Should we rethink the way voters weigh in directly on matters of national security and international relations?
As refugees take the Olympic stage, the wars that sent them running for their lives continue apace.
Trump’s foreign policy isn’t an alternative to U.S. empire. It’s just a cruder rendition of it.
Clinton’s rhetoric on the Muslim world might be friendlier than Trump’s, but her record is much bloodier.
“First, do no harm,” Phyllis Bennis tells Campaign For America’s Future. If we want to defeat ISIS, we must “Stop the drone attacks. Stop the air strikes.”
Clinton is right: Trump would be a disaster on foreign policy. But her refusal to engage with the alternative offered by Sanders says more about her own war-driven approach than anything else.
Ali Issa will discuss his new book, featuring interviews with and reports from Iraqi feminists, labor organizers, environmentalists, and protest movement leaders.
Captain Smith is using the question of lack of authorization as the basis for his challenge, but there is a chance that he could also raise issues of illegality in how the war is being carried out, Bennis told RT America.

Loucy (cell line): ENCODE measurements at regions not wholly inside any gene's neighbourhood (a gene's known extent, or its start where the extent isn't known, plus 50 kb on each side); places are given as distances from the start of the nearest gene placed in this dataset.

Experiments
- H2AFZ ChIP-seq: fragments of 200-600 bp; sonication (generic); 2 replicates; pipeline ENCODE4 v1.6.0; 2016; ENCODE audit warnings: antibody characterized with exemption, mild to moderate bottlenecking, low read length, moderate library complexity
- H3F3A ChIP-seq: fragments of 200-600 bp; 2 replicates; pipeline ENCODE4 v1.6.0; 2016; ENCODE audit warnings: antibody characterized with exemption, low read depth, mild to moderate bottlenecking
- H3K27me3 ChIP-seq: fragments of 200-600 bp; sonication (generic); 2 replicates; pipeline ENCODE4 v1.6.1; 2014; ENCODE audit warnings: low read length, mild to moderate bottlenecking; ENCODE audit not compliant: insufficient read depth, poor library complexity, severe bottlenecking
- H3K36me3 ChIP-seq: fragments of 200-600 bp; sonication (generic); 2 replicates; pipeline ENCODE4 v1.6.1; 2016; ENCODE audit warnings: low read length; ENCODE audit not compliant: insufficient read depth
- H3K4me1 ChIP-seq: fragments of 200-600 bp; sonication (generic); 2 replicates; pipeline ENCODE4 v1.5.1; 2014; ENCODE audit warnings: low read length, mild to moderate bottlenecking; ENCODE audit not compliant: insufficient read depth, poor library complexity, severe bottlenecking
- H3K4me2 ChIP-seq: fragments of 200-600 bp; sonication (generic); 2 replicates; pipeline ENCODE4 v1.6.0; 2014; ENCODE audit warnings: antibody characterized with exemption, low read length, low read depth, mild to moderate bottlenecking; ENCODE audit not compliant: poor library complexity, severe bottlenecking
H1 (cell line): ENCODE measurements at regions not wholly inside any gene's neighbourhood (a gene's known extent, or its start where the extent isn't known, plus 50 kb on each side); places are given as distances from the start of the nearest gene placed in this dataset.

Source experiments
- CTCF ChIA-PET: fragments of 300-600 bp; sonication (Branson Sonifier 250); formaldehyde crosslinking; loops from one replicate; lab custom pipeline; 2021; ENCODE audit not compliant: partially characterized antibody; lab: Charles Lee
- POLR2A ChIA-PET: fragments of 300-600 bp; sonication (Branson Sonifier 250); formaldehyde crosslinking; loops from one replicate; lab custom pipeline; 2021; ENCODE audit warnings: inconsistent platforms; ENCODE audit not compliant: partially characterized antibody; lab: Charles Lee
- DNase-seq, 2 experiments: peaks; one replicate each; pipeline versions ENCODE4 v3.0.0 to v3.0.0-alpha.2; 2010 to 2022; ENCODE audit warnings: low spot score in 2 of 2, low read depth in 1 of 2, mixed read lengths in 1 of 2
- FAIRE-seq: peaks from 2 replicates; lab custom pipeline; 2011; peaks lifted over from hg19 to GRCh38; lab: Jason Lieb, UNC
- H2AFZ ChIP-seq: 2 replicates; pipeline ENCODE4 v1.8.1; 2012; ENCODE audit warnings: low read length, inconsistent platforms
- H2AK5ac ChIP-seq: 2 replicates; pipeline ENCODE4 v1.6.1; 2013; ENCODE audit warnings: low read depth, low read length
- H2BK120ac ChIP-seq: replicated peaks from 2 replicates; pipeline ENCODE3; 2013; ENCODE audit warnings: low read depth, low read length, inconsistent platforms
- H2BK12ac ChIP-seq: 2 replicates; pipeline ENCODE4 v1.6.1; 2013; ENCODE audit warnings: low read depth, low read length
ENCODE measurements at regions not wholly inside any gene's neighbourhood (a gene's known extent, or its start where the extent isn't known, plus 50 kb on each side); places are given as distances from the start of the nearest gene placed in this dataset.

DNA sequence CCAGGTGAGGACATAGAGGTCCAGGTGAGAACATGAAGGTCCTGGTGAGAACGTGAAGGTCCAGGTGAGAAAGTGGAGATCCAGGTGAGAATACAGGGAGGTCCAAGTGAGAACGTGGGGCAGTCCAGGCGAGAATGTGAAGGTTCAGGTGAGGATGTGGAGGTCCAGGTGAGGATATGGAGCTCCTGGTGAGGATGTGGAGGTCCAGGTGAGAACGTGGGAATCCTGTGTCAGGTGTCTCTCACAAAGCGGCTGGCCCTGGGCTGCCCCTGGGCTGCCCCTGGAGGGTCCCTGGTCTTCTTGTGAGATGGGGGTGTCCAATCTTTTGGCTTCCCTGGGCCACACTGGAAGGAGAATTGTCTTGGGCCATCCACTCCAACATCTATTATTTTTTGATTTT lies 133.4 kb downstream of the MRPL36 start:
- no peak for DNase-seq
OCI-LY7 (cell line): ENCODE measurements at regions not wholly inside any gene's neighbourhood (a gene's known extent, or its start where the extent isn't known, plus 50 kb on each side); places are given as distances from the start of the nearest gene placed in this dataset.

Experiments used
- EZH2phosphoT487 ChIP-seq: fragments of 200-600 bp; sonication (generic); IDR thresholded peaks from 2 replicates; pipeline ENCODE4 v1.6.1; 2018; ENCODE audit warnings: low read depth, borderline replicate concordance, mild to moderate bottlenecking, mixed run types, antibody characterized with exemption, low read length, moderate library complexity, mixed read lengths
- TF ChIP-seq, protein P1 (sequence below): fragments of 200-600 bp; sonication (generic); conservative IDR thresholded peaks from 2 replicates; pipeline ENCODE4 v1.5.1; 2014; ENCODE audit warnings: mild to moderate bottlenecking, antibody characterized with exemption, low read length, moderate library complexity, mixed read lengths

Here is one artist’s attempt to reconstruct what the Iraq War destroyed.
If Sanders wants political revolution, it doesn’t just mean taking our economy back from the billionaires; It means taking our foreign policy back from the carpet bombers.
Taking the diplomatic road on Iraq and Syria would let Sanders get back to the business he started in 2002 — making space between himself and Hillary Clinton on the Middle East.
Our foreign policy is aggressive, parochial, and hard-hearted. Unless voters finally demand differently, our next president will be the same.
Five years after the Arab Spring began, four experts debate a pressing question that remains unsettled on the left.
A breakdown of Donald Trump’s latest nonsensical sloganeering.